guitone Mac OS X package

Newer versions of Qt come with the nice and handy tool `macdeployqt` – I think it first appeared offically in 4.6. What this basically does is that it looks for linked Qt libraries and plugins in your binary file and copies the needed ones over to your application bundle, so your application is ready for distribution.

So far so good, this worked nicely with the [Carbon binaries]( supplied by Nokia, but it stopped working properly with the Cocoa builds. While the latter are advertised as “…for Mac OS 10.5 – 10.6” and really let you build and run your application on 10.5 (yes, I still haven’t followed the crowd and updated), the `macdeployqt` does not. It depends on newer versions of `strip` and `install_name_tool` which only come with newer versions of Xcode, i.e. >= 3.2. And guess what… yes, Xcode 3.2 is of course not available on 10.6.

(Nokia has actually an older, already closed [bug report]( on the issue, but I doubt they will fix the issue, they do not invest much anyways on non-mobile platforms these days and 10.7 is soon out as well, making 10.5 look even more deprecated…)

So at first I thought “lets try build a Cocoa distribution” for guitone, because I believed this could bring some speed and other improvements and I accepted that I had to kick 10.4 support out of the way for this to achieve, but this bug is actually a show stopper for me.

I’ll probably have to give away Mac packaging for guitone in the mid-term future anyways. I do not plan to upgrade to 10.7 nor to a complete new Mac (I don’t like the direction Apple is heading, but this is a different story) and Qt 4.8 will definitely no longer ship with Carbon support.

Qt with Cocoa

If you build your Qt app on Mac OS X the first time with the Cocoa version of Qt and you receive weird UI lockups / freezes while your CPU and memory is eaten step by step, ensure you replaced any existing

QMAKE_MAC_SDK = /Developer/SDKs/MacOSX10.4u.sdk


QMAKE_MAC_SDK = /Developer/SDKs/MacOSX10.5.sdk

in your project file, because on Mac OS X 10.4 Qt Cocoa is officially unsupported. So if you need OSX 10.4 compatibility, stick with the Carbon version of Qt (4.7 will be the last version which comes with that), otherwise raise the bar to 10.5 or later and use the Cocoa build.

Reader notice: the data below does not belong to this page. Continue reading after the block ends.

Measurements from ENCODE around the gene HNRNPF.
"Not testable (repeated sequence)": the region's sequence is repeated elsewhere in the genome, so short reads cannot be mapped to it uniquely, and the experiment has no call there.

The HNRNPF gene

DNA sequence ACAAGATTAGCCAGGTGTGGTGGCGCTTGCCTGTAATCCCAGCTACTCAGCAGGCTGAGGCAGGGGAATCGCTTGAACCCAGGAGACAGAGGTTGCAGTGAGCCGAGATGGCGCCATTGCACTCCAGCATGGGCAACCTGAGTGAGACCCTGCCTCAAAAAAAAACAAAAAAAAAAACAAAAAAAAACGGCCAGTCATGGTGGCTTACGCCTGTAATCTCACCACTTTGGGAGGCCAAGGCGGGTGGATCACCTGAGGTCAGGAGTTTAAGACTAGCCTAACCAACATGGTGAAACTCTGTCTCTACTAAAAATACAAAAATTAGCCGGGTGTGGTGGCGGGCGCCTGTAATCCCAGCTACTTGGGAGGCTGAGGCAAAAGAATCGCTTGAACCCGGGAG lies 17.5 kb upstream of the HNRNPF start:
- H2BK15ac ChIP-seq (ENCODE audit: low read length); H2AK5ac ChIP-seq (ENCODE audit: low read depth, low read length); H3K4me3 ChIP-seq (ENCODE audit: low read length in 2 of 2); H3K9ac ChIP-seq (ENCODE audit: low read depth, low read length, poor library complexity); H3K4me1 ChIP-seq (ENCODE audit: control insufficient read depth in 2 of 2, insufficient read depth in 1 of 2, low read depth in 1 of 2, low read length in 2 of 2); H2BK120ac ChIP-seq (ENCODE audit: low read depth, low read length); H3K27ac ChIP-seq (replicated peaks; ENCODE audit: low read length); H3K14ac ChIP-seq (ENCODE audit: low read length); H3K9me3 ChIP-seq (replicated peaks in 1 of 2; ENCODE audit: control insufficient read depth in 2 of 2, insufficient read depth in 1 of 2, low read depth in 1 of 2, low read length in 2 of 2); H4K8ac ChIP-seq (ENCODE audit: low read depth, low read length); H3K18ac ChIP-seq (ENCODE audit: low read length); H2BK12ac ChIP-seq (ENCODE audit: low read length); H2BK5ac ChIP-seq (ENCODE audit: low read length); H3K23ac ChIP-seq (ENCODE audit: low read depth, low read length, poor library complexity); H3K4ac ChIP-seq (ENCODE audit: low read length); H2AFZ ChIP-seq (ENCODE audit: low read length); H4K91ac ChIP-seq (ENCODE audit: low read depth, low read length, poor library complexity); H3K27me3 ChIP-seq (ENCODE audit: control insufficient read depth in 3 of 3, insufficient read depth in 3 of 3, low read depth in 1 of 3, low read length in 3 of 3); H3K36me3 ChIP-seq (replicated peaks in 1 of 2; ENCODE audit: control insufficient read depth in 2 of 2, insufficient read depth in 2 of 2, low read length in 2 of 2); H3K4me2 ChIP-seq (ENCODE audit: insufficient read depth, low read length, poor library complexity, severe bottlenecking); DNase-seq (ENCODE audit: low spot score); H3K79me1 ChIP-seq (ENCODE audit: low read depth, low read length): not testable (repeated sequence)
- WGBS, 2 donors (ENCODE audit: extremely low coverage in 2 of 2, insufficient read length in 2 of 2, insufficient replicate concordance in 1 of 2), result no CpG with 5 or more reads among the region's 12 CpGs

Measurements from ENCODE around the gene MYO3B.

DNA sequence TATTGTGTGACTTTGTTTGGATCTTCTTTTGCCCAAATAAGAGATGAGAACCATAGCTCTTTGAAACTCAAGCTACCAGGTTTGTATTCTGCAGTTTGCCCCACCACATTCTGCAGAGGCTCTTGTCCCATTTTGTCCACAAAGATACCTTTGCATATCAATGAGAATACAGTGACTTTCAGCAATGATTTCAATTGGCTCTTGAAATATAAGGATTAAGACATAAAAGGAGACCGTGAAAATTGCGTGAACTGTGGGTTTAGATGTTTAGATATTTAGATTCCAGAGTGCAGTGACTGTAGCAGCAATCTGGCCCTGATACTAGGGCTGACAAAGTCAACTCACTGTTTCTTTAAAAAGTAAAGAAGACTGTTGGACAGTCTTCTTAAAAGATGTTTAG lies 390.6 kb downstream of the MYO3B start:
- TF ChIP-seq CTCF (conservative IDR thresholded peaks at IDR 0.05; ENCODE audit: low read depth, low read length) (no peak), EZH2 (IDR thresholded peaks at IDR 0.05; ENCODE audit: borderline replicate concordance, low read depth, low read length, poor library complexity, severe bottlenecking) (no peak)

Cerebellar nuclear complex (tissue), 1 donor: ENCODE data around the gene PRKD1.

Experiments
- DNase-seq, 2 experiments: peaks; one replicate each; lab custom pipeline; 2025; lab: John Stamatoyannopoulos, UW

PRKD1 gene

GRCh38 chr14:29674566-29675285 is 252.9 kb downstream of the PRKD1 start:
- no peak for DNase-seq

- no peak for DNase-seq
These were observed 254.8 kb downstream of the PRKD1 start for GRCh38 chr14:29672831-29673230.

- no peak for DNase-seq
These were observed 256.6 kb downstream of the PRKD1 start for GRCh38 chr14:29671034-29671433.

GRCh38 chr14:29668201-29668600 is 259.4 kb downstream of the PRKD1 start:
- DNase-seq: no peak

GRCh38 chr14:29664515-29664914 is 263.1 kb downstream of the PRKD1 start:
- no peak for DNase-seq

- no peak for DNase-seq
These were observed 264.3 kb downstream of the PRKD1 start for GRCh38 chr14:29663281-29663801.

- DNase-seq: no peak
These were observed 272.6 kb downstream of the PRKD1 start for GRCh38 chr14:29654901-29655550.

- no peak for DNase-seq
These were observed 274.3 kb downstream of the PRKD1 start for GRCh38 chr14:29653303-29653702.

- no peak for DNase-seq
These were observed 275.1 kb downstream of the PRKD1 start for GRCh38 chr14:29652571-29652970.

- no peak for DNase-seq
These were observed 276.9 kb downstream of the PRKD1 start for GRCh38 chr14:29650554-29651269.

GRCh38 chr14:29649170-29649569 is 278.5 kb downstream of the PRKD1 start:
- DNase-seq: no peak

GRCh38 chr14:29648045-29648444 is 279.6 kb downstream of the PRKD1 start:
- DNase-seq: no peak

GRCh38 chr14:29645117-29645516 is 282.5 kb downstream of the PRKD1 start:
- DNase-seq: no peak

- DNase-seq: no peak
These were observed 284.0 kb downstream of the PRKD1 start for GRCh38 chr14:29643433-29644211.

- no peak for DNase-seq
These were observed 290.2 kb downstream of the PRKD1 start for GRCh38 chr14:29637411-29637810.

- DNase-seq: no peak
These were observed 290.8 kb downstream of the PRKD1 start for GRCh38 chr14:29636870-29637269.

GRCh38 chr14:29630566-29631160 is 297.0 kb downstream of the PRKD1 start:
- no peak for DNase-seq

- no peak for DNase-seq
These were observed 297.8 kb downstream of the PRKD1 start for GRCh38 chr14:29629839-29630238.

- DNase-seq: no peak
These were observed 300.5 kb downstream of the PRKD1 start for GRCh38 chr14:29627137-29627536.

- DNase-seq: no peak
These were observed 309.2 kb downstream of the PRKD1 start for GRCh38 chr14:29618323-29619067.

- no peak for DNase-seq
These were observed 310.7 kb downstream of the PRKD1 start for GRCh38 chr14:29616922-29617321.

Makefile-based InnoSetup automation with QMake

Over the last couple of weeks I did several major improvements to the QMake-based build setup guitone uses: The project file comes now with one target to create a tarball, one to create a Mac OS X disk image containing all the needed Qt libraries and one target to install the application, which can be configured to use all the options you know from autotool-based projects (like PREFIX, BINDIR or DESTDIR, to name a few).

But yes, there was one task which was yet missing there – one to automatically create a Win32 installer. The steps to produce that had been so far:

  1. enter the to-be-packaged version in the InnoSetup script file
  2. convert the supplied text files from Unix to DOS line endings, while giving them a .txt extension
  3. call the InnoSetup compiler on the script file and create the executable

Especially the first and second action looked hard to automate, given the fact that Windows does not come with a rich set of tools to process text streams – and requiring a Cygwin installation just for using sed seemed awkward to me. Obviously other people had similar problems before and somebody proposed to emulate sed with a VBScript which would be executed by the Windows Scripting Host (WSH). Wow, cool thing – if I’d just remember my broken Visual Basic knowledge. But didn’t Microsoft have this Javascript Look-a-Like, JScript? Shouldn’t this be executable as well?

Apparently it was and I sat down to hack an improved JScript sed version:

var patterns = new Array();
var replacements = new Array();
var argcount = 0;

for (var i=0; icscript and to combine everything for a proper QMake target. Here we go:

win32 {
    isEmpty(QTDIR):QTDIR           = "c:\Qt\4.6.2"
    isEmpty(MINGWDIR):MINGWDIR     = "c:\MinGW"
    isEmpty(ISCC):ISCC = "c:\Program Files\Inno Setup 5\ISCC.exe"
    win32setup.depends  = make_first   = win32setup
    win32setup.commands = \
        cscript //NoLogo res\win32\sed.js \
            s/@@VERSION@@/$${VERSION}/ \
            s/@@QTDIR@@/$${QTDIR}/ \
            s/@@MINGWDIR@@/$${MINGWDIR}/ \
            s/@@OPENSSLDIR@@/$${OPENSSLDIR}/ \
            < res\win32\ > res\win32\guitone.iss && \
        ( for %%f in ($$DOCFILES) do \
            cscript //NoLogo res\win32\sed.js \
                s/\n\$$/\r\n/ \
                < %%f > %%f.txt ) && \
        \"$$ISCC\" res\win32\guitone.iss && \
        ( for %%f IN ($$DOCFILES) do del %%f.txt )
    QMAKE_EXTRA_TARGETS += win32setup

So if you know enough Javascript you can probably emulate whatever tool you’re missing on Win32 without having to depend on any external dependency. Very cool!